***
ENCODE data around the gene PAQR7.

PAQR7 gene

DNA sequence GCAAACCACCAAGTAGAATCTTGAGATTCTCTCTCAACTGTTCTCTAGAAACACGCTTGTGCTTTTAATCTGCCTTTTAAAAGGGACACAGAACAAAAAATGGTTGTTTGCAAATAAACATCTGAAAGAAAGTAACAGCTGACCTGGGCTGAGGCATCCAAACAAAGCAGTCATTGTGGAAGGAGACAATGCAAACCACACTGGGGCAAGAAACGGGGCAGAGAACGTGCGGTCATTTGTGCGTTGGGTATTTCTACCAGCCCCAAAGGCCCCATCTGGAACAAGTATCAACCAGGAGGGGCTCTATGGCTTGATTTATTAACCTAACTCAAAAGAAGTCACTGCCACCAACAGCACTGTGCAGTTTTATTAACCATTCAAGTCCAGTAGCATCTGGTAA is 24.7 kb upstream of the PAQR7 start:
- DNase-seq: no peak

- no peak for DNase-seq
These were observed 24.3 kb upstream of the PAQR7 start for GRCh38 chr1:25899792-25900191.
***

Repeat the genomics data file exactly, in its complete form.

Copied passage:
ENCODE data around the gene PAQR7.

PAQR7 gene

DNA sequence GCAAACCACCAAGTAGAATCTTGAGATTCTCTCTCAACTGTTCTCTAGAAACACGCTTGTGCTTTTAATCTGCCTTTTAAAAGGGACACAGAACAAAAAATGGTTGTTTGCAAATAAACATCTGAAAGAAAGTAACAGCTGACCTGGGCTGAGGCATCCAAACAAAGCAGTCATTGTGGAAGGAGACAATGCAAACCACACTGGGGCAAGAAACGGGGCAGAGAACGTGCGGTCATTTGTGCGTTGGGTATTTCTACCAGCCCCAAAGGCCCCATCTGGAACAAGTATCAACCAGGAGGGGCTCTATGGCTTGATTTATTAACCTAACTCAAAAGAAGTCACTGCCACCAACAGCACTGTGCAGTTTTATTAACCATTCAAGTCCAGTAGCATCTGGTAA is 24.7 kb upstream of the PAQR7 start:
- DNase-seq: no peak

- no peak for DNase-seq
These were observed 24.3 kb upstream of the PAQR7 start for GRCh38 chr1:25899792-25900191.